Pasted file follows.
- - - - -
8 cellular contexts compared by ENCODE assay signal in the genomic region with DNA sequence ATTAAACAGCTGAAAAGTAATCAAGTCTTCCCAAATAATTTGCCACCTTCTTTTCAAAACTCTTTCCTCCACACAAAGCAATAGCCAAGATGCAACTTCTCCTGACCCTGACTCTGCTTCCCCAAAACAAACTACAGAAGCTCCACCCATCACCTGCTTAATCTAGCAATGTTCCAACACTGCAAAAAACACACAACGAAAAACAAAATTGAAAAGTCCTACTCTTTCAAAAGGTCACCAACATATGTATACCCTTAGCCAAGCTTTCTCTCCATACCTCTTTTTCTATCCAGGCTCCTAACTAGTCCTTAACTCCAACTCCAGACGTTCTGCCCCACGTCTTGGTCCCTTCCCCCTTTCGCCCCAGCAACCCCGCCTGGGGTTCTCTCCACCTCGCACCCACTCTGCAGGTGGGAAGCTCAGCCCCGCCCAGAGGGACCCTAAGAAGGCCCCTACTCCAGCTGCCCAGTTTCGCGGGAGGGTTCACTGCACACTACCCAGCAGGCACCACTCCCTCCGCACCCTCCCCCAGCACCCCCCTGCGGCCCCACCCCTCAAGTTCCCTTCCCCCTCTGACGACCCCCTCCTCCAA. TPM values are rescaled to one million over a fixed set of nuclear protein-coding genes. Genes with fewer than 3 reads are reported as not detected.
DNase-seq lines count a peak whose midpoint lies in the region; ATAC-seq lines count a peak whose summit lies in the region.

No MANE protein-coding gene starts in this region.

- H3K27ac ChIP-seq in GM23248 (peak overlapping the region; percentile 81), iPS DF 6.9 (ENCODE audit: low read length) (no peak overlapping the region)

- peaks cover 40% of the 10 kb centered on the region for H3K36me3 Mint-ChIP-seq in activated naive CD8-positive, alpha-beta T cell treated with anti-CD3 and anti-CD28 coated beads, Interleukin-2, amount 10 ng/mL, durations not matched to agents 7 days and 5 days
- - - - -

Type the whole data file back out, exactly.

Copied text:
8 cellular contexts compared by ENCODE assay signal in the genomic region with DNA sequence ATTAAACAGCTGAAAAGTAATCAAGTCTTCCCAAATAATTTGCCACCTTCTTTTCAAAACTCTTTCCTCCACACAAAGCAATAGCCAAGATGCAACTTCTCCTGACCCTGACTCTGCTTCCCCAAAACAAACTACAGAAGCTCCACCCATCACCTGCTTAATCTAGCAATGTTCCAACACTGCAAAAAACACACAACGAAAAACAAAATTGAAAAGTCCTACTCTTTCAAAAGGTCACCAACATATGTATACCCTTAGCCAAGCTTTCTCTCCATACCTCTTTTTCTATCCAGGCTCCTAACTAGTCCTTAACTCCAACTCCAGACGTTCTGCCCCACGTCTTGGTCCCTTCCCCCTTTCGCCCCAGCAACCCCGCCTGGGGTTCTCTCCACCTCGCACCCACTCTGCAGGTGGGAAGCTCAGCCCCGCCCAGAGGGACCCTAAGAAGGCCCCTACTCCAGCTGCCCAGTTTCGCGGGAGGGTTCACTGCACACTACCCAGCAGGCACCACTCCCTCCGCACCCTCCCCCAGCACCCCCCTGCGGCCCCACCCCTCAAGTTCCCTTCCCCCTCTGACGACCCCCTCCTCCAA. TPM values are rescaled to one million over a fixed set of nuclear protein-coding genes. Genes with fewer than 3 reads are reported as not detected.
DNase-seq lines count a peak whose midpoint lies in the region; ATAC-seq lines count a peak whose summit lies in the region.

No MANE protein-coding gene starts in this region.

- H3K27ac ChIP-seq in GM23248 (peak overlapping the region; percentile 81), iPS DF 6.9 (ENCODE audit: low read length) (no peak overlapping the region)

- peaks cover 40% of the 10 kb centered on the region for H3K36me3 Mint-ChIP-seq in activated naive CD8-positive, alpha-beta T cell treated with anti-CD3 and anti-CD28 coated beads, Interleukin-2, amount 10 ng/mL, durations not matched to agents 7 days and 5 days